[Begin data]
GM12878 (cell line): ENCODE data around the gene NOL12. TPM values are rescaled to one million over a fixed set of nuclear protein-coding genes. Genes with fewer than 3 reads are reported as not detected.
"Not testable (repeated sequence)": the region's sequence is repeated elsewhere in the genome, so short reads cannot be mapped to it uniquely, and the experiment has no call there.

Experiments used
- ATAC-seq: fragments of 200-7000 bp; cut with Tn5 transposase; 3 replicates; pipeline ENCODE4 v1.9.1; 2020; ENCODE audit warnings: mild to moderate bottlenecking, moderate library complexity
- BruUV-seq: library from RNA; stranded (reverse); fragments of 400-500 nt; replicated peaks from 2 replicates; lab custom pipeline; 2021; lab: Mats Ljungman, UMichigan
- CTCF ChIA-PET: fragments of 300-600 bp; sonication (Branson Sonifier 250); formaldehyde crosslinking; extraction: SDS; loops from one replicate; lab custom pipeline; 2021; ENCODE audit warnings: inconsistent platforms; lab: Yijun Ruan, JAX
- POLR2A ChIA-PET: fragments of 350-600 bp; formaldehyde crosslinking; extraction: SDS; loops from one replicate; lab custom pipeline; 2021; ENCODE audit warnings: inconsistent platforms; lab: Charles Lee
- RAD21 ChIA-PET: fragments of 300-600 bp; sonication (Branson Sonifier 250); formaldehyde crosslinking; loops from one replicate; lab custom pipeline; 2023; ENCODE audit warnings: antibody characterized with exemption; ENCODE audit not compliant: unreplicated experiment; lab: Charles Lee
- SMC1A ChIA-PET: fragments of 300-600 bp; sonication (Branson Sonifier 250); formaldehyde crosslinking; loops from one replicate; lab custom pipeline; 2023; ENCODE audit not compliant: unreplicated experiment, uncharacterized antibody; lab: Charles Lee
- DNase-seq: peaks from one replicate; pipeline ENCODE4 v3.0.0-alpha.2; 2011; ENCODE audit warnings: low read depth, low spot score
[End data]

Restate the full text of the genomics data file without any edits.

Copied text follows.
GM12878 (cell line): ENCODE data around the gene NOL12. TPM values are rescaled to one million over a fixed set of nuclear protein-coding genes. Genes with fewer than 3 reads are reported as not detected.
"Not testable (repeated sequence)": the region's sequence is repeated elsewhere in the genome, so short reads cannot be mapped to it uniquely, and the experiment has no call there.

Experiments used
- ATAC-seq: fragments of 200-7000 bp; cut with Tn5 transposase; 3 replicates; pipeline ENCODE4 v1.9.1; 2020; ENCODE audit warnings: mild to moderate bottlenecking, moderate library complexity
- BruUV-seq: library from RNA; stranded (reverse); fragments of 400-500 nt; replicated peaks from 2 replicates; lab custom pipeline; 2021; lab: Mats Ljungman, UMichigan
- CTCF ChIA-PET: fragments of 300-600 bp; sonication (Branson Sonifier 250); formaldehyde crosslinking; extraction: SDS; loops from one replicate; lab custom pipeline; 2021; ENCODE audit warnings: inconsistent platforms; lab: Yijun Ruan, JAX
- POLR2A ChIA-PET: fragments of 350-600 bp; formaldehyde crosslinking; extraction: SDS; loops from one replicate; lab custom pipeline; 2021; ENCODE audit warnings: inconsistent platforms; lab: Charles Lee
- RAD21 ChIA-PET: fragments of 300-600 bp; sonication (Branson Sonifier 250); formaldehyde crosslinking; loops from one replicate; lab custom pipeline; 2023; ENCODE audit warnings: antibody characterized with exemption; ENCODE audit not compliant: unreplicated experiment; lab: Charles Lee
- SMC1A ChIA-PET: fragments of 300-600 bp; sonication (Branson Sonifier 250); formaldehyde crosslinking; loops from one replicate; lab custom pipeline; 2023; ENCODE audit not compliant: unreplicated experiment, uncharacterized antibody; lab: Charles Lee
- DNase-seq: peaks from one replicate; pipeline ENCODE4 v3.0.0-alpha.2; 2011; ENCODE audit warnings: low read depth, low spot score